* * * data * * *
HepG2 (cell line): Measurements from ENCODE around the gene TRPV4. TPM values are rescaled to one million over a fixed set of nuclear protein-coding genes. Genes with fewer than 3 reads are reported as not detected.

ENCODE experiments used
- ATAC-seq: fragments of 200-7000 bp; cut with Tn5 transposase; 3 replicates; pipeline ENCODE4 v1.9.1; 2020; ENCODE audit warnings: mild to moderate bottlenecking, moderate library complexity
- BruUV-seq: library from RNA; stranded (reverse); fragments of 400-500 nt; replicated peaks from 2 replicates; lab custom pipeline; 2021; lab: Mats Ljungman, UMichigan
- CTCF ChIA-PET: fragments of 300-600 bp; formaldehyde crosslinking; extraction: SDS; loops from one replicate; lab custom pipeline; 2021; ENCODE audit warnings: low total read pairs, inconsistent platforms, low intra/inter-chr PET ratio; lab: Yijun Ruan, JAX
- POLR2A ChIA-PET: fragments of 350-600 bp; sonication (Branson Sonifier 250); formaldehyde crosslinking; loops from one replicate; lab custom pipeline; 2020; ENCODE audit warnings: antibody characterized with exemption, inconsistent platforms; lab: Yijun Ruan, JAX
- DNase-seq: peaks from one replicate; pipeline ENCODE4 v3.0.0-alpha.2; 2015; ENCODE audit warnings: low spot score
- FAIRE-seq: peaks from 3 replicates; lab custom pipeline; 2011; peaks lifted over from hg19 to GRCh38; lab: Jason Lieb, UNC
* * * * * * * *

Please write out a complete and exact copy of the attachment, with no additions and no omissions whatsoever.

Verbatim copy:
HepG2 (cell line): Measurements from ENCODE around the gene TRPV4. TPM values are rescaled to one million over a fixed set of nuclear protein-coding genes. Genes with fewer than 3 reads are reported as not detected.

ENCODE experiments used
- ATAC-seq: fragments of 200-7000 bp; cut with Tn5 transposase; 3 replicates; pipeline ENCODE4 v1.9.1; 2020; ENCODE audit warnings: mild to moderate bottlenecking, moderate library complexity
- BruUV-seq: library from RNA; stranded (reverse); fragments of 400-500 nt; replicated peaks from 2 replicates; lab custom pipeline; 2021; lab: Mats Ljungman, UMichigan
- CTCF ChIA-PET: fragments of 300-600 bp; formaldehyde crosslinking; extraction: SDS; loops from one replicate; lab custom pipeline; 2021; ENCODE audit warnings: low total read pairs, inconsistent platforms, low intra/inter-chr PET ratio; lab: Yijun Ruan, JAX
- POLR2A ChIA-PET: fragments of 350-600 bp; sonication (Branson Sonifier 250); formaldehyde crosslinking; loops from one replicate; lab custom pipeline; 2020; ENCODE audit warnings: antibody characterized with exemption, inconsistent platforms; lab: Yijun Ruan, JAX
- DNase-seq: peaks from one replicate; pipeline ENCODE4 v3.0.0-alpha.2; 2015; ENCODE audit warnings: low spot score
- FAIRE-seq: peaks from 3 replicates; lab custom pipeline; 2011; peaks lifted over from hg19 to GRCh38; lab: Jason Lieb, UNC